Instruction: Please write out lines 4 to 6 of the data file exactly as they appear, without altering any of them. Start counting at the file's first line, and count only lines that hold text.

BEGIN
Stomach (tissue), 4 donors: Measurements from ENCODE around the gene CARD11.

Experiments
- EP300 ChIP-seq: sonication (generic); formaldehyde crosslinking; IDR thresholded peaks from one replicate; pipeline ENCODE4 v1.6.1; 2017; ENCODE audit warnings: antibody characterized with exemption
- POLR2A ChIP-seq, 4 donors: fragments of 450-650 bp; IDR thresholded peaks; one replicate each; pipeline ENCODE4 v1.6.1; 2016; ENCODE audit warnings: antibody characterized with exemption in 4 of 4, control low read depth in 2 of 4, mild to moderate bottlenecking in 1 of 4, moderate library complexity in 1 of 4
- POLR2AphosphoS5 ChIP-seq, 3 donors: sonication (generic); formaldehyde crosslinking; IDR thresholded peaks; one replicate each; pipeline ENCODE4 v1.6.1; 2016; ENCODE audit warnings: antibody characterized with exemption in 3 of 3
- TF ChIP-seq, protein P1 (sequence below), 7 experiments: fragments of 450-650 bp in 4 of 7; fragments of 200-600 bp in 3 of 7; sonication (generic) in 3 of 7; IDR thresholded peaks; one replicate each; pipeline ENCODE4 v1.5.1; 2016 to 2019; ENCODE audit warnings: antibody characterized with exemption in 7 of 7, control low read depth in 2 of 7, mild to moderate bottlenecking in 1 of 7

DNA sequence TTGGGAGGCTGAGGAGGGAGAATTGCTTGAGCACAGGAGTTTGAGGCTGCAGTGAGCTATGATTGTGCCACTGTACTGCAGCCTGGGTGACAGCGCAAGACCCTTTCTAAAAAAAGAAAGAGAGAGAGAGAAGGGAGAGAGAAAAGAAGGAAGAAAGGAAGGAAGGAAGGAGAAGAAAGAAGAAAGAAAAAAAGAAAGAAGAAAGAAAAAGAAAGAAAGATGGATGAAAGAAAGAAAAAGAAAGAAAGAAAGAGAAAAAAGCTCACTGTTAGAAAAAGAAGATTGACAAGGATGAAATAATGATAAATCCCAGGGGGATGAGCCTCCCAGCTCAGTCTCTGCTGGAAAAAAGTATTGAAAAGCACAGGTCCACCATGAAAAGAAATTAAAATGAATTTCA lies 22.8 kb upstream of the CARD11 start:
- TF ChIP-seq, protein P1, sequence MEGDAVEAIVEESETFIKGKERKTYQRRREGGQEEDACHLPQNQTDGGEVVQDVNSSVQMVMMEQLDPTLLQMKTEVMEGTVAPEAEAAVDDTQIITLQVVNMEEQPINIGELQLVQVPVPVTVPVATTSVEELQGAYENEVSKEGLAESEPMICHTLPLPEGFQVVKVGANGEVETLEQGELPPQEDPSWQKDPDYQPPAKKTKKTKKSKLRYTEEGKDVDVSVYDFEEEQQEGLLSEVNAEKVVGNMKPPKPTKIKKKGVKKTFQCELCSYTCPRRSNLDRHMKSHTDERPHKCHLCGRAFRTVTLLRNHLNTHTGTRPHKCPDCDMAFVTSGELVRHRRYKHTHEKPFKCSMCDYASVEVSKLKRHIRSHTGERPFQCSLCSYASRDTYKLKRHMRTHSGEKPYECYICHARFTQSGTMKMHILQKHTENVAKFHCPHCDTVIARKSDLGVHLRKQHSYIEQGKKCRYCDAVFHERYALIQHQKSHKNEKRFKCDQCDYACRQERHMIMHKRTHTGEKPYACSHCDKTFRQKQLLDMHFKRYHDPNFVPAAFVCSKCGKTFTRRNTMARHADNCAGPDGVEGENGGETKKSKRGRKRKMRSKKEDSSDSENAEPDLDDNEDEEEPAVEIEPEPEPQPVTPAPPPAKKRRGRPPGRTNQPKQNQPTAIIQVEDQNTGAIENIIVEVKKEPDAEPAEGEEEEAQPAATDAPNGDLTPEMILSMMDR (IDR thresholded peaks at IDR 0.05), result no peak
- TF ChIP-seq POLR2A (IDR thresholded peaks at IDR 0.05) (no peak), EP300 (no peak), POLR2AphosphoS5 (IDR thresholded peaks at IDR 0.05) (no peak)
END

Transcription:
- POLR2A ChIP-seq, 4 donors: fragments of 450-650 bp; IDR thresholded peaks; one replicate each; pipeline ENCODE4 v1.6.1; 2016; ENCODE audit warnings: antibody characterized with exemption in 4 of 4, control low read depth in 2 of 4, mild to moderate bottlenecking in 1 of 4, moderate library complexity in 1 of 4
- POLR2AphosphoS5 ChIP-seq, 3 donors: sonication (generic); formaldehyde crosslinking; IDR thresholded peaks; one replicate each; pipeline ENCODE4 v1.6.1; 2016; ENCODE audit warnings: antibody characterized with exemption in 3 of 3
- TF ChIP-seq, protein P1 (sequence below), 7 experiments: fragments of 450-650 bp in 4 of 7; fragments of 200-600 bp in 3 of 7; sonication (generic) in 3 of 7; IDR thresholded peaks; one replicate each; pipeline ENCODE4 v1.5.1; 2016 to 2019; ENCODE audit warnings: antibody characterized with exemption in 7 of 7, control low read depth in 2 of 7, mild to moderate bottlenecking in 1 of 7